KMT: REFERENDUM VETOED ANTI-MISSILE PURCHASE PLAN
ROC Central News Agency
Taipei, Aug. 9 (CNA) The outcome of the referendum on Taiwan's self defense held at the same time as last year's presidential election vetoed the idea of Taiwan purchasing anti-missile weaponry, opposition Kuomintang (KMT) spokesman Chang Jung-kun said Tuesday.
Chang made the remarks amid the anger expressed by the ruling Democratic Progressive Party (DPP) toward the KMT's objection to an arms procurement package, in which Taiwan wants to purchase eight diesel-electric submarines, six Patriot PAC III anti-missile batteries and a squadron of 12 P-3C anti-submarine aircraft from the U.S. for NT$480 billion.
Chang noted that the results of the referendum organized by the DPP government along with the presidential election on March 20 last year showed that the people were opposed to the government purchasing anti-missile systems.
In last year's referendum, the voters were asked whether the government should acquire more advanced anti-missile weapons and whether the government should engage in negotiations with mainland China on the establishment of a peace and stability framework for cross-strait interactions to build consensus and for the welfare of the peoples of both sides?"
Only 45.16 percent of voters cast the ballot on the first question, rendering the referendum invalid, as 50 percent had been previously determined as the threshold for the vote to be valid, although over 90 percent of those who did vote answered "yes" to both questions.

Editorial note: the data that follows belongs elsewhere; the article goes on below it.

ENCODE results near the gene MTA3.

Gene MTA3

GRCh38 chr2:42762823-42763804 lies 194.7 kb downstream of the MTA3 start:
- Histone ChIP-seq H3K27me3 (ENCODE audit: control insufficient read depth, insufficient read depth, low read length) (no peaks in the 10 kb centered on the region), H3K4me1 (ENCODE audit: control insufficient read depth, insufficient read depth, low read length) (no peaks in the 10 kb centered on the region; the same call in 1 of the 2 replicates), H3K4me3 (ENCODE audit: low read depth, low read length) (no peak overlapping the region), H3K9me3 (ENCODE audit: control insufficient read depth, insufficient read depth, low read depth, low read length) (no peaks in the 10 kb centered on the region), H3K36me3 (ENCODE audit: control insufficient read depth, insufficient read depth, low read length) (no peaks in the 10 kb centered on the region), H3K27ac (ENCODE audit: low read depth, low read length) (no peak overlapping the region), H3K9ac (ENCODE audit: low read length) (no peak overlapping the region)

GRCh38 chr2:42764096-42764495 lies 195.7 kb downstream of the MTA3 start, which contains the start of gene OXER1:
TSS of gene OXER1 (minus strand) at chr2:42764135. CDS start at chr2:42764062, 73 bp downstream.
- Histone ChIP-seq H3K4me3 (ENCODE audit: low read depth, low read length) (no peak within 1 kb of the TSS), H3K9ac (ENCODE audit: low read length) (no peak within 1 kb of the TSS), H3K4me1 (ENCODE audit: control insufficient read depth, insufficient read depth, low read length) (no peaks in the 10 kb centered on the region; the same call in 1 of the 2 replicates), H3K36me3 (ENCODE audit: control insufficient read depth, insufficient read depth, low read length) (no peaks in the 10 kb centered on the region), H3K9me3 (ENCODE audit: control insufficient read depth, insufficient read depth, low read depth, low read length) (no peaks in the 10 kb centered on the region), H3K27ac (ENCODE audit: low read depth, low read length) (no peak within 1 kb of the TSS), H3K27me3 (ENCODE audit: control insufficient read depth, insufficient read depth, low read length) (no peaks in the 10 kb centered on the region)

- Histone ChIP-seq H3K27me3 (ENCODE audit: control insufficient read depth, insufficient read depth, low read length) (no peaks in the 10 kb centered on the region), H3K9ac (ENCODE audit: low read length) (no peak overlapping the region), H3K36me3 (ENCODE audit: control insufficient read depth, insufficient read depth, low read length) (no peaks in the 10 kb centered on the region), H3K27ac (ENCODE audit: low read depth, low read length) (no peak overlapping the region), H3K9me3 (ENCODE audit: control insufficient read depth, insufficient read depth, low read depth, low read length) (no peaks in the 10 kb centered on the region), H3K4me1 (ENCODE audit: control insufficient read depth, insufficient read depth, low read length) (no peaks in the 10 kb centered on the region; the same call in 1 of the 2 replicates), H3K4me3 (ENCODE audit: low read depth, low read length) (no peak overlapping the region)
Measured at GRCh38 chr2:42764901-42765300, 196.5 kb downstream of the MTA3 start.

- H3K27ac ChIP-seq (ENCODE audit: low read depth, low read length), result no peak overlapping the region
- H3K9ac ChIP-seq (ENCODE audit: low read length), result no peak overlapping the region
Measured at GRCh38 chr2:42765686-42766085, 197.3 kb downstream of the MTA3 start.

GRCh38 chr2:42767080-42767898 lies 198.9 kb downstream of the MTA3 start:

According to Chang, President Chen Shui-bian has ignored the results of the referendum, while criticizing the objections of the KMT to the arms purchase.
Concerning the reports that the World Federation of Taiwanese Associations will organize a mass demonstration on Sept. 25 calling for support for the arms procurement to strengthen Taiwan's national defense, Chang said President Chen should face the outcome of last year's referendum and make an open apology to the public for failing to respect the decision of the public.
(By Elisa Kao)
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